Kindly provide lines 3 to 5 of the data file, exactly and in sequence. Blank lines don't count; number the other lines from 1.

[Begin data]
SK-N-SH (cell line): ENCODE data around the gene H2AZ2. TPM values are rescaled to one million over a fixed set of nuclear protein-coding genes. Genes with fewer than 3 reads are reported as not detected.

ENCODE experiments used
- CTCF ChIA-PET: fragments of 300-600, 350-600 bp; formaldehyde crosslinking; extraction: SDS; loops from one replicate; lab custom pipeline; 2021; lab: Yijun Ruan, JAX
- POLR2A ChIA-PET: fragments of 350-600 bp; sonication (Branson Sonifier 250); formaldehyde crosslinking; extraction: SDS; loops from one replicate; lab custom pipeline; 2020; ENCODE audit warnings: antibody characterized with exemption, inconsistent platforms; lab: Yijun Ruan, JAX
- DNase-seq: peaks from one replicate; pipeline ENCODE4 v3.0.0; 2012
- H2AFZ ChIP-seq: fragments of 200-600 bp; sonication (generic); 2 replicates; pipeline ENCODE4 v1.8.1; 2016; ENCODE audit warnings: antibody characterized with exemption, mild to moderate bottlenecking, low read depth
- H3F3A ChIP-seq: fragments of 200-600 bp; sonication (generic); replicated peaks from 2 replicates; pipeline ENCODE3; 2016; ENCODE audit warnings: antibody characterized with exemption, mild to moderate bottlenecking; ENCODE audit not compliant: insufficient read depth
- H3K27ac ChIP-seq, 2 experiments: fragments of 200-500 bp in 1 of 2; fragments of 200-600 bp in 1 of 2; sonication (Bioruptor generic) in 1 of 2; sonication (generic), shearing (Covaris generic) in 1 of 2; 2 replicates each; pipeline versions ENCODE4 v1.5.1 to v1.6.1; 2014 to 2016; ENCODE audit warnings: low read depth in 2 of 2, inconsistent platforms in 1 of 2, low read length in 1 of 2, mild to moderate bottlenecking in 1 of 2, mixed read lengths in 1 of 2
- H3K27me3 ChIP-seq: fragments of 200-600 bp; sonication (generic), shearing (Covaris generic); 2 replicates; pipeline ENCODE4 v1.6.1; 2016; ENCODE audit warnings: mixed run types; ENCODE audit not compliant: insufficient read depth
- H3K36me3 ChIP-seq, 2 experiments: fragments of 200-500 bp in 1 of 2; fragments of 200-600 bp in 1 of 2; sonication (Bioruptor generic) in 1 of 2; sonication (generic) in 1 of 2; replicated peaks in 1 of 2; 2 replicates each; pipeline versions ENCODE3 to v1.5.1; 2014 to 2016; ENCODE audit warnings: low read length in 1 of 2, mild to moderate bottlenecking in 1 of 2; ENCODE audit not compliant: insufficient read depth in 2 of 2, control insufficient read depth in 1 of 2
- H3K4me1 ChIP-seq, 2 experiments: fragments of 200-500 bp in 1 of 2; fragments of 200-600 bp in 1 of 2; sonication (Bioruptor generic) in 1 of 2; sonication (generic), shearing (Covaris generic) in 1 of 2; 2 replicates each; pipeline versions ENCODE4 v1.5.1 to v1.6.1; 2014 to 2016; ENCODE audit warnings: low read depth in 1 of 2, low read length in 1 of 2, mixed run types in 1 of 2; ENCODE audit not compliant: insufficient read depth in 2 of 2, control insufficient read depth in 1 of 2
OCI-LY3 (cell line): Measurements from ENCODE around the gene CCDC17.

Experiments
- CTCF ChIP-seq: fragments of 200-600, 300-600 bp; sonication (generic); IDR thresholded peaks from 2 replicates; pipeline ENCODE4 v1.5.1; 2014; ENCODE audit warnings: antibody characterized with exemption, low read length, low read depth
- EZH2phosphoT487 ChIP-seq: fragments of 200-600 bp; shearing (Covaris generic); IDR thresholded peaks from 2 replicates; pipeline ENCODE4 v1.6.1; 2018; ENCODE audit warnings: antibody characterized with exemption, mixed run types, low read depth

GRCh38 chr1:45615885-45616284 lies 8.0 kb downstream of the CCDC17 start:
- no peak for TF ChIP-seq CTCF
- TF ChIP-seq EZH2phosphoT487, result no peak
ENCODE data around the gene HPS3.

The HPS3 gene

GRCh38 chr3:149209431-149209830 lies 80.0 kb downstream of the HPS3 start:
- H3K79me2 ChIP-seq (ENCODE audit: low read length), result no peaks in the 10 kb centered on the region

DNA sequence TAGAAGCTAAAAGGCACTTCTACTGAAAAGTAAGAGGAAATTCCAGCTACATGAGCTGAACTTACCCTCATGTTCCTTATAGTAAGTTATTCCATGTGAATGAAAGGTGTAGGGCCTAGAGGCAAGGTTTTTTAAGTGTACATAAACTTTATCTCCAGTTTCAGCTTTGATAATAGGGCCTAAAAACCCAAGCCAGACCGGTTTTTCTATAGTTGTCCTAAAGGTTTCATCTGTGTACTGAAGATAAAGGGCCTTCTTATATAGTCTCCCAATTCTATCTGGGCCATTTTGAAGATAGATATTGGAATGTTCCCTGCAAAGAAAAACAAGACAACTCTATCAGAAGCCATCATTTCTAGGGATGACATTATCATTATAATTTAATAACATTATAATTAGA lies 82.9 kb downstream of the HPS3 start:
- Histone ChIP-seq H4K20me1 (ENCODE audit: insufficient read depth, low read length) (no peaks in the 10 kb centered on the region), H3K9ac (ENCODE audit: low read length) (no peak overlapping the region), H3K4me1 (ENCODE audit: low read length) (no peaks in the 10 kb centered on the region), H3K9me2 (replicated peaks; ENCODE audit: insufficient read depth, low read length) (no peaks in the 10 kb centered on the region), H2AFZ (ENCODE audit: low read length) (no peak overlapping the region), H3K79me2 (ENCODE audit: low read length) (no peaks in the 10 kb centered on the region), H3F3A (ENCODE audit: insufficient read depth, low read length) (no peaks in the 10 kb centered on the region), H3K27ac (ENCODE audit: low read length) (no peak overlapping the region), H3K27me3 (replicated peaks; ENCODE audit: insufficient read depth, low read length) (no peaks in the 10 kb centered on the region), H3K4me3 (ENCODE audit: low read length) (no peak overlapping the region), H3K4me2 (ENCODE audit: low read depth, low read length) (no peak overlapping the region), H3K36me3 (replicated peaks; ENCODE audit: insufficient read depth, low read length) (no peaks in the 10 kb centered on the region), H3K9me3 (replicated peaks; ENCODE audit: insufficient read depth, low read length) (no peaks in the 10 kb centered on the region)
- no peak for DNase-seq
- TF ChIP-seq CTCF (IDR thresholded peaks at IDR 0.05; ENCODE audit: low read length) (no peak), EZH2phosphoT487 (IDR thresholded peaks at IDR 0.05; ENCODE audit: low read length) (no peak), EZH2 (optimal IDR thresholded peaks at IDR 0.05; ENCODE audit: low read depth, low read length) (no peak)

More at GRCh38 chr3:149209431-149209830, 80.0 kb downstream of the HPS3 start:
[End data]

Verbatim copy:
- CTCF ChIA-PET: fragments of 300-600, 350-600 bp; formaldehyde crosslinking; extraction: SDS; loops from one replicate; lab custom pipeline; 2021; lab: Yijun Ruan, JAX
- POLR2A ChIA-PET: fragments of 350-600 bp; sonication (Branson Sonifier 250); formaldehyde crosslinking; extraction: SDS; loops from one replicate; lab custom pipeline; 2020; ENCODE audit warnings: antibody characterized with exemption, inconsistent platforms; lab: Yijun Ruan, JAX
- DNase-seq: peaks from one replicate; pipeline ENCODE4 v3.0.0; 2012